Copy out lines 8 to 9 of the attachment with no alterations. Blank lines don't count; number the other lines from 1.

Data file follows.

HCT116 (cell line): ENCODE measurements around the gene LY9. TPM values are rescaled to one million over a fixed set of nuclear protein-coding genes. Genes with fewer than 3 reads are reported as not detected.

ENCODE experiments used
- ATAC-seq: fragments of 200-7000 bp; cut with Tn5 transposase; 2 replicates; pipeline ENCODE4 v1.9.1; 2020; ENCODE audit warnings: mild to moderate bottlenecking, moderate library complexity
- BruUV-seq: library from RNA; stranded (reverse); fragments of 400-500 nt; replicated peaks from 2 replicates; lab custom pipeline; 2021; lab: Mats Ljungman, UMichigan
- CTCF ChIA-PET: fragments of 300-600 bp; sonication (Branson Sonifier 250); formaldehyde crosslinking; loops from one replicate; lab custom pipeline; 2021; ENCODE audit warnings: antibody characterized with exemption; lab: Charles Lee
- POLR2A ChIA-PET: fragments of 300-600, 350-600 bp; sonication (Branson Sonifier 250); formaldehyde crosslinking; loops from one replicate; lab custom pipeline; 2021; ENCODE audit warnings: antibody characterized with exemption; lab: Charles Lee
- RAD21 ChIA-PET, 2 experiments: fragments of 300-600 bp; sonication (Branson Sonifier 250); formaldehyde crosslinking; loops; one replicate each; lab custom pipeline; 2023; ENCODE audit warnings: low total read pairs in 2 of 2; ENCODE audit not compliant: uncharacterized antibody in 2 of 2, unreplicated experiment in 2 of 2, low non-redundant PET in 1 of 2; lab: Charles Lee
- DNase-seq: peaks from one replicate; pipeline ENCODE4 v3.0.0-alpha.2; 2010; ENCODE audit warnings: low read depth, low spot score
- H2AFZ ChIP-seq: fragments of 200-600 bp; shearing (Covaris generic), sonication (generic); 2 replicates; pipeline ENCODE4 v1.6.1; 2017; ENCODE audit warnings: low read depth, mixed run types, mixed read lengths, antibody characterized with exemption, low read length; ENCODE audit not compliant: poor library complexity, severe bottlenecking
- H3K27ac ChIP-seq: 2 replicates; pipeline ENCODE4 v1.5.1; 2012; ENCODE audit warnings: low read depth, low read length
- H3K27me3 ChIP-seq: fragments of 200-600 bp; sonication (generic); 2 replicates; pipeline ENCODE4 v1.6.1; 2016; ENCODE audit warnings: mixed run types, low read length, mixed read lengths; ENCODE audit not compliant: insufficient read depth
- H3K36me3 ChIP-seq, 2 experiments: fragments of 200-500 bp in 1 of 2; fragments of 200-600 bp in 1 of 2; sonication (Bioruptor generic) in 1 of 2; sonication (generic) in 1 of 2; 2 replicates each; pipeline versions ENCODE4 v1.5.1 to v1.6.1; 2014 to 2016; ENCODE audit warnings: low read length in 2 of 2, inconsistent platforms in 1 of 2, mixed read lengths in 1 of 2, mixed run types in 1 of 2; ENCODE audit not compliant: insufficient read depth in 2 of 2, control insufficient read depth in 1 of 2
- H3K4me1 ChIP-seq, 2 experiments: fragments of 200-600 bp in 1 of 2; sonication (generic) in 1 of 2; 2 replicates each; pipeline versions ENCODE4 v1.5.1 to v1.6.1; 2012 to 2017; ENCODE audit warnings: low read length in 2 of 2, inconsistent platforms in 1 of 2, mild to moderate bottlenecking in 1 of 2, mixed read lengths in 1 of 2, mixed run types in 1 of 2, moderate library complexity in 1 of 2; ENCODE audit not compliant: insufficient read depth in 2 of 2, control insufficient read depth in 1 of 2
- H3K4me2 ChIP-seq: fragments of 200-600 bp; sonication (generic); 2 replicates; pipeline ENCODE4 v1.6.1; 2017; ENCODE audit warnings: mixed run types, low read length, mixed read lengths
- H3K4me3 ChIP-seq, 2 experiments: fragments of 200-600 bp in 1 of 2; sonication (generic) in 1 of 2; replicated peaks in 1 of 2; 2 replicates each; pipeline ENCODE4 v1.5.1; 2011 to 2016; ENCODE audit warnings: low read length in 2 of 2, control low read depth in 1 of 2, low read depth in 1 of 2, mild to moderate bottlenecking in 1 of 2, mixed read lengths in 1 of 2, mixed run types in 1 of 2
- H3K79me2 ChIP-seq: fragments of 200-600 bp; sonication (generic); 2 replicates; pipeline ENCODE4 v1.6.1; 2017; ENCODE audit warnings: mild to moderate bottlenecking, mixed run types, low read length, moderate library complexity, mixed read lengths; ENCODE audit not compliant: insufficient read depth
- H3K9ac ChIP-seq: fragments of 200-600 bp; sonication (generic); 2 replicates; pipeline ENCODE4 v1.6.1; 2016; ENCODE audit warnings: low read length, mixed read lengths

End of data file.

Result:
- DNase-seq: peaks from one replicate; pipeline ENCODE4 v3.0.0-alpha.2; 2010; ENCODE audit warnings: low read depth, low spot score
- H2AFZ ChIP-seq: fragments of 200-600 bp; shearing (Covaris generic), sonication (generic); 2 replicates; pipeline ENCODE4 v1.6.1; 2017; ENCODE audit warnings: low read depth, mixed run types, mixed read lengths, antibody characterized with exemption, low read length; ENCODE audit not compliant: poor library complexity, severe bottlenecking